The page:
PLATTSBURGH — Last fall, Lauren Lewis left her parents and identical twin sister, Meghan, to begin classes at SUNY Plattsburgh for the first time.
On move-in day, her parents brought her to the college campus from their home in Whitesboro and helped her set up her dorm room.
"And then everybody left," Lewis said.
Almost immediately, she was filled with feelings of loneliness and nervousness at the thought of having to make all new friends and navigate the unfamiliar campus.
"I didn't know where to go to eat," she said. "The first week, I called my mom 10 times a day and my sister 10 times a day."
Lewis's initial feelings of uneasiness are not abnormal, according to Carol Shuttleworth, senior counselor at SUNY Plattsburgh's Center for Student Health and Psychological Services.
"It's pretty common for students, especially brand new students, to be homesick," she said.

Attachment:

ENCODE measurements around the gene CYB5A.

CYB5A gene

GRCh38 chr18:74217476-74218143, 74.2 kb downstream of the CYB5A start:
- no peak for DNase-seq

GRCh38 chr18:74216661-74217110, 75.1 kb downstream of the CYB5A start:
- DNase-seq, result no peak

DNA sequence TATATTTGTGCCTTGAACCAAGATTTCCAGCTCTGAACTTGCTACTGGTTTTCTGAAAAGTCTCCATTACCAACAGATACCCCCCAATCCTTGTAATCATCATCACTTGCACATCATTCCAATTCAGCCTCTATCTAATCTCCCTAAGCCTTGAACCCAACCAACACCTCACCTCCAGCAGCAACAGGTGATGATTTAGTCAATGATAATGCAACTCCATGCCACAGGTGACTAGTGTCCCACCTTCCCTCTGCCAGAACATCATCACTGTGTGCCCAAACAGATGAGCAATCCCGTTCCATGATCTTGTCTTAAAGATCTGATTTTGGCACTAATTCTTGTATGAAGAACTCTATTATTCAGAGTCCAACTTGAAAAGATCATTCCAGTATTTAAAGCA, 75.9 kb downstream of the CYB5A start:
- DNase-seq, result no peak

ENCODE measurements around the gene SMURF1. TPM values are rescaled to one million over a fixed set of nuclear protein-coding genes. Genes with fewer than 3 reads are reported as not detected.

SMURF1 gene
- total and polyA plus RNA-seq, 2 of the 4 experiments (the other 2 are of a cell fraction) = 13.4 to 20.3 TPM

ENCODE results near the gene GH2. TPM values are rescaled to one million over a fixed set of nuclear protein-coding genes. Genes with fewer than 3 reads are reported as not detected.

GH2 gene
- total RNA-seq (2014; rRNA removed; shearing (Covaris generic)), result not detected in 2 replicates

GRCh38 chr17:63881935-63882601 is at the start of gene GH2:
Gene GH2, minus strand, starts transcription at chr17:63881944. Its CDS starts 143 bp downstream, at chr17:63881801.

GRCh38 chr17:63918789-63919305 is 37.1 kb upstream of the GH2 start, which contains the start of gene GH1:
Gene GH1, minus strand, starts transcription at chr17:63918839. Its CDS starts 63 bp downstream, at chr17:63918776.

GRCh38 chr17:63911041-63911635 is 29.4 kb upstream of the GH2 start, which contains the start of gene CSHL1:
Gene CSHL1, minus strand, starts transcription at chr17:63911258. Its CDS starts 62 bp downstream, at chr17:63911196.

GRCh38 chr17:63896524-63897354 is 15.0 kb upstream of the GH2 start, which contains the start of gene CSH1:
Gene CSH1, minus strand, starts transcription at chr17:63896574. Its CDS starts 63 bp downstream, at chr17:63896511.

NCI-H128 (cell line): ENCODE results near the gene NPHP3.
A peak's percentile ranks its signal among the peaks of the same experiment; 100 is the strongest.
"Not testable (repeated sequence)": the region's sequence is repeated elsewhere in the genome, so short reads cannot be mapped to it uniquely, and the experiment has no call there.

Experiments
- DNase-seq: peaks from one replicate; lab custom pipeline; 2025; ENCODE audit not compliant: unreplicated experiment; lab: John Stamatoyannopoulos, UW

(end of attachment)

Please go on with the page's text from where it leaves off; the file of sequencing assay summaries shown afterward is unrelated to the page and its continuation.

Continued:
After all, she noted, it makes sense that one would miss his or her family, friends, pets and routines when venturing into new territory.
"One of the things we don't do in our culture is talk about what a big transition it (going away to college) is," said SUNY Plattsburgh counselor Kim Fisher.
A lot of people have built up expectations that college is an amazing experience, she said, and while it can be, it's important for students and families to recognize that college life can also take some getting used to.
WHAT PARENTS CAN DO
Christy Minck, assistant director of Psychological Services at the college, encourages parents to ask their children not only what is going well in their new environments but also what isn't going so well.
And when students express that they are feeling homesick, it is important for parents to try to validate those feelings, added Kristina Moquin, also a counselor at SUNY Plattsburgh.